6 Ways a Medical Appointment Is Like a Job Interview

You’ve probably heard the advice that you should write down questions for your doctor before an appointment but that is usually not enough when you are dealing with a rare or complex disease.  Did you know that doctors are taught a ‘medical interview’ that they use as the framework of your appointment?  By approaching your appointment like you would a job interview, you can learn how to better communicate and collaborate with your doctor, resulting in a stronger relationship and better care for you. 

Let’s look at the way an appointment or ‘medical interview’ is similar to a job interview.

  1. You need to be prepared and ready to answer the questions that are being asked.
    You have probably been asked the typical interview questions like  ‘What are your strengths?’ or ‘Where do you see yourself in 5 years?’  The first time you heard them, you may have stumbled and stammered a semi-intelligible...
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Our Broken Medical System

Our medical system has changed a lot over the last 20 years, especially for the doctors working in the system.

Intuitively and through our own experiences, we can see that doctors are struggling with the changes including high levels of burnout, frustration and even an increased rate of suicide. 

So, what is it that is causing the doctors’ struggles?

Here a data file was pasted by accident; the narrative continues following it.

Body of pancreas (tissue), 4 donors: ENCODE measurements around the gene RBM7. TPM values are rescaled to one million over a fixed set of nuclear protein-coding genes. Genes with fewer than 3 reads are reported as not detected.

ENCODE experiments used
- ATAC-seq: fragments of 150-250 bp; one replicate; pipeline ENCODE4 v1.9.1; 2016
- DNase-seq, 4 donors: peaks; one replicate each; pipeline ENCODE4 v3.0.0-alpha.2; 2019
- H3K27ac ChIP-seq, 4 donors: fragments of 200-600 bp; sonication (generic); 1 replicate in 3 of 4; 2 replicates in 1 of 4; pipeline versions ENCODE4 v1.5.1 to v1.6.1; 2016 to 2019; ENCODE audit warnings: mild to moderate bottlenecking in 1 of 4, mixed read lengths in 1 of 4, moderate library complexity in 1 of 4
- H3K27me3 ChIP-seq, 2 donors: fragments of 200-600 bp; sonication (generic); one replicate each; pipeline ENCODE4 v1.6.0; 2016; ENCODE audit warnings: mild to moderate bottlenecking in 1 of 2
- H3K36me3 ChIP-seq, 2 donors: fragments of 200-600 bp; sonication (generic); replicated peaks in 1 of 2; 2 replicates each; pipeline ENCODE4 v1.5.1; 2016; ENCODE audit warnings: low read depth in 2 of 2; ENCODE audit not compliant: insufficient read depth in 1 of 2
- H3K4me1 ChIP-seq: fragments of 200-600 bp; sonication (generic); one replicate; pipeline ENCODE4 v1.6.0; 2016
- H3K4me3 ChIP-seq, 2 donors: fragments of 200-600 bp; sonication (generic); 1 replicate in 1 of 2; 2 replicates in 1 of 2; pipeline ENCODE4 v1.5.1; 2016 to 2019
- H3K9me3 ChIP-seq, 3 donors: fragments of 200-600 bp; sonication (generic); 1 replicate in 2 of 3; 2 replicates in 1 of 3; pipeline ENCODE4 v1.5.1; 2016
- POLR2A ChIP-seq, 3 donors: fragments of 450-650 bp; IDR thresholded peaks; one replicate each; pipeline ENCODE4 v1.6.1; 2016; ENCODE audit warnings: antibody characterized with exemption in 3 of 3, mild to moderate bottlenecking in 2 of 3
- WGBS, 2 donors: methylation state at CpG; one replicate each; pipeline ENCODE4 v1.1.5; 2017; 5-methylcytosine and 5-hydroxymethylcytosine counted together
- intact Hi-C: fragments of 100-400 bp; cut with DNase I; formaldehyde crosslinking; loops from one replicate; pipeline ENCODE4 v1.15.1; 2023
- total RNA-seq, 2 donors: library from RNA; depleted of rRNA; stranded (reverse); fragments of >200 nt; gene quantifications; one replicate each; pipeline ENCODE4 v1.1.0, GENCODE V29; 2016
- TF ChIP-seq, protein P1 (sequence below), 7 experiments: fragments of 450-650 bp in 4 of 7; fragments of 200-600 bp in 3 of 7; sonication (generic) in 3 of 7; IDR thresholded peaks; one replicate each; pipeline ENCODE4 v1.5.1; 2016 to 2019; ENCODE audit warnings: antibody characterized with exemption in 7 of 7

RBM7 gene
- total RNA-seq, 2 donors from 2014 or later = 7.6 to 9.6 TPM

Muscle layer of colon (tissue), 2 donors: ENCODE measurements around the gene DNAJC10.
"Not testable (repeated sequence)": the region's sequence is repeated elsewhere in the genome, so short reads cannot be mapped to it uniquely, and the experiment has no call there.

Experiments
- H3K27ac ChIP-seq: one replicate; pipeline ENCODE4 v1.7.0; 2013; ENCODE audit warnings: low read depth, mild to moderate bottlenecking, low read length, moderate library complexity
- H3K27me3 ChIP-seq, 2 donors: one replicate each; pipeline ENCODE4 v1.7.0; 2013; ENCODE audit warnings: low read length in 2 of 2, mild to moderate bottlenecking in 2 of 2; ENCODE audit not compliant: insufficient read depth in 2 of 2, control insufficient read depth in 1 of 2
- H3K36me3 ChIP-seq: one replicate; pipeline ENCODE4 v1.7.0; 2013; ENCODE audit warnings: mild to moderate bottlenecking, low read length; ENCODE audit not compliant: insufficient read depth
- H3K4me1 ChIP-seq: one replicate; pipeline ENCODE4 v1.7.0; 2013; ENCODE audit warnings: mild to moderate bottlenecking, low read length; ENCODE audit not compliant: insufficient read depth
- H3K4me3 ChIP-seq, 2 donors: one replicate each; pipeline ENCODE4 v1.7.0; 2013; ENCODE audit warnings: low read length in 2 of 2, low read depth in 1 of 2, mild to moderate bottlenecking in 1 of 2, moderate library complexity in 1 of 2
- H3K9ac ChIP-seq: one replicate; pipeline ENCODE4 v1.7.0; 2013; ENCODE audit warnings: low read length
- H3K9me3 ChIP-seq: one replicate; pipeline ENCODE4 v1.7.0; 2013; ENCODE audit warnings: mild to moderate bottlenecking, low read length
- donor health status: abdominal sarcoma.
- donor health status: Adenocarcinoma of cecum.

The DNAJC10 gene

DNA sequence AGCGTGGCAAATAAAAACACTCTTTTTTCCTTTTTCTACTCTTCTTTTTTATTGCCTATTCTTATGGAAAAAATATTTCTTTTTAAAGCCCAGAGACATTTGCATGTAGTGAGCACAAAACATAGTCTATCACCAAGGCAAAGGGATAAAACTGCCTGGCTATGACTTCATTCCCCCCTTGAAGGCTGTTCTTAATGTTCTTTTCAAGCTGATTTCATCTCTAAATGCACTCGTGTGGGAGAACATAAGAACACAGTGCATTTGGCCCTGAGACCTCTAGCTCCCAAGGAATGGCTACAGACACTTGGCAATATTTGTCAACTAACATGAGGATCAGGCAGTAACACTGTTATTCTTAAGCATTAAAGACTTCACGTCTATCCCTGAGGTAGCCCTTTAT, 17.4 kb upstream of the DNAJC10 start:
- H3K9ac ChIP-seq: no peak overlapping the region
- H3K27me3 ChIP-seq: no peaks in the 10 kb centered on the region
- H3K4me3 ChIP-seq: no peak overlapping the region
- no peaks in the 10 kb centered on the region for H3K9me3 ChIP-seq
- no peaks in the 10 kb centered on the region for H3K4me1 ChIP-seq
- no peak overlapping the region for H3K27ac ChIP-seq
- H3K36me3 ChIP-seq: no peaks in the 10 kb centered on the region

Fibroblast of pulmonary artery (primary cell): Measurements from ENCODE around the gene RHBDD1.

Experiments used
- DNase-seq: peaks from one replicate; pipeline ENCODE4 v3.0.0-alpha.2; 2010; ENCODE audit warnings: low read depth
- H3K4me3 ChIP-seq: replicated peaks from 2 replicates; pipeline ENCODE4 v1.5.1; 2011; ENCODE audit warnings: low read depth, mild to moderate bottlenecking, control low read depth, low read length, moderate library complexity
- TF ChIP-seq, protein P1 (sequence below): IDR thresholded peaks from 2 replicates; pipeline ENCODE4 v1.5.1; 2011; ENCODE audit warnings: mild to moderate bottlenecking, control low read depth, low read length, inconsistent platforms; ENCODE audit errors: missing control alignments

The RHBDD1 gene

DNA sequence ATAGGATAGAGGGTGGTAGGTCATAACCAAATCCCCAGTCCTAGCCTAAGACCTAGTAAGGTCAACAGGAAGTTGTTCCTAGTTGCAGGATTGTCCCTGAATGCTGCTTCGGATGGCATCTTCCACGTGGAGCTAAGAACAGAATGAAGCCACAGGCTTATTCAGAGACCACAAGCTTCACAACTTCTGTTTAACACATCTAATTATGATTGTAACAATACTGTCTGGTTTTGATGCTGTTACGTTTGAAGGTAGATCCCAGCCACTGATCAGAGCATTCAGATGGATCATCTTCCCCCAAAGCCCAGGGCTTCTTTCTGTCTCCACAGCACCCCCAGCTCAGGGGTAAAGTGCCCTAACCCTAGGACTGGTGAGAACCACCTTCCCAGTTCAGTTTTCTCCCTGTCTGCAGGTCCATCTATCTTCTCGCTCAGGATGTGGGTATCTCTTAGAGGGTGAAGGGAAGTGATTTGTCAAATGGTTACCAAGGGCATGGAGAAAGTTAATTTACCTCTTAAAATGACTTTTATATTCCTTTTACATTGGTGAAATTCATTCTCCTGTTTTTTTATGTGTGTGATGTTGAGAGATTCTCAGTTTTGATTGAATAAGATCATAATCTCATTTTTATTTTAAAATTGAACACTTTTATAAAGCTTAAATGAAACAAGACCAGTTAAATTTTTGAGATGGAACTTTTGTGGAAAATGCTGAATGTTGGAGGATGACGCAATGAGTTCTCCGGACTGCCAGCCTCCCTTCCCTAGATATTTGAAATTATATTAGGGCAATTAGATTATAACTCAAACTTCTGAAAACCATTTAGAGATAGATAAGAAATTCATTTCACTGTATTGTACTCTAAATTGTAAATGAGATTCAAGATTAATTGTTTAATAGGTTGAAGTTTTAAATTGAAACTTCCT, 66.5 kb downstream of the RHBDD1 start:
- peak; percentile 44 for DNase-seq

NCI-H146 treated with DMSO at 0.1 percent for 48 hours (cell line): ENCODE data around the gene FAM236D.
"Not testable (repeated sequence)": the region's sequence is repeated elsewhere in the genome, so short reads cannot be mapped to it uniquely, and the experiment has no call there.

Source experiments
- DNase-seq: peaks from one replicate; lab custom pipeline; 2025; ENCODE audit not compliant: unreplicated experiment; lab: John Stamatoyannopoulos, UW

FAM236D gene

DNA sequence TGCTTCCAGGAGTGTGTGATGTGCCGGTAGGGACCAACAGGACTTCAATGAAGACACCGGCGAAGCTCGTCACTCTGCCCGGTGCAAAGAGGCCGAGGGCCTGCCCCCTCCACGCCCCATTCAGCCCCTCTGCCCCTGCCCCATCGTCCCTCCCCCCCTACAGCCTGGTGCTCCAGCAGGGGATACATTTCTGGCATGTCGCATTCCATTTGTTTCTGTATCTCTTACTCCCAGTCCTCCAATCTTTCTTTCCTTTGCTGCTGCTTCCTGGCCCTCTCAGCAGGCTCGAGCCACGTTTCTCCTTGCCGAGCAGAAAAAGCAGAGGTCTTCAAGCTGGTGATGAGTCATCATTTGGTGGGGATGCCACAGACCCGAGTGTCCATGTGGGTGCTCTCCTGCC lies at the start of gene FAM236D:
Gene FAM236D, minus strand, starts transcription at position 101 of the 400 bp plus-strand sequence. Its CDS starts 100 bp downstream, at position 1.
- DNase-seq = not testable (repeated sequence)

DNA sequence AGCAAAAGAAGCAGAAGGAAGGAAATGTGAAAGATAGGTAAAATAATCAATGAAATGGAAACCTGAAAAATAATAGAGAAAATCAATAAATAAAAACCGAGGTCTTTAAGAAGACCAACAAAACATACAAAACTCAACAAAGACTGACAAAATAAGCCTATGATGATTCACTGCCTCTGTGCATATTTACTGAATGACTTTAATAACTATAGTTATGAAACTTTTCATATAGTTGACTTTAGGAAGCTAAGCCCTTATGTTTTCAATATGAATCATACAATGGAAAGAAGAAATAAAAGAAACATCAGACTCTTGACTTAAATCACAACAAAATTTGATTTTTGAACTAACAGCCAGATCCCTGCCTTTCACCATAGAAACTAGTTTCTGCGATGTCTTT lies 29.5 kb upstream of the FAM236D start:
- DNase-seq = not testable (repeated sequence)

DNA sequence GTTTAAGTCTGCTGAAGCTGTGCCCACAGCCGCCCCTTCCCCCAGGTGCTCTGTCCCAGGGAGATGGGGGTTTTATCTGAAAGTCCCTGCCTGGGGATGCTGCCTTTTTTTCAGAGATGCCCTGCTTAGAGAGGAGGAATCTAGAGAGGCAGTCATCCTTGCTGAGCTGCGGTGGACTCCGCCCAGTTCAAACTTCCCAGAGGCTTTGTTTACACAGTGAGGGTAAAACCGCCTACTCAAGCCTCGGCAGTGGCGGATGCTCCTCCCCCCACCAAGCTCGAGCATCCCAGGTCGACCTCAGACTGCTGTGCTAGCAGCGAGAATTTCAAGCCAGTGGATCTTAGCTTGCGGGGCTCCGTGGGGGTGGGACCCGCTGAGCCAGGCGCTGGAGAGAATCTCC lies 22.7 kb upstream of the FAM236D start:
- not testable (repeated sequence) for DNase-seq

Based on a 2018 survey, doctors reported their top two least satisfying factors about medical practice as listed below.

EHR design/interoperability                  39.2% 

Regulatory/insurance requirements    37.6% 

Loss of clinical autonomy                       37.0% 

Professional liability/malpractice          30.2% 

Amount of time with patients                12.4% 

Income/compensation ...

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3 Ways to Help Our Rare Disease Doctors

If you have been in the rare disease world for any length of time, you have likely heard of a rare disease expert who has closed their practice, retired from patient care,  been pushed out of a larger organization, or opened a private pay clinic.

Experts like Dr. Korson dealing with mitochondrial disease, Dr. Afrin working with mast cell diseases, Dr. Boris and Dr. Schofield focusing on autonomic issues like POTS, and many others, have left leaving even more patients without appropriate or even adequate care.

The sad part is that it is rarely the doctor's choice to step back from rare disease patient care.  Often, the rare disease doctor’s practice is seen as too risky, too controversial, not productive enough because of long appointments and high resource needs, or not financially lucrative.

Why does this keep happening and what can we do to help our rare disease experts help us get the care we need?

Let’s start by looking at the reasons our rare disease...

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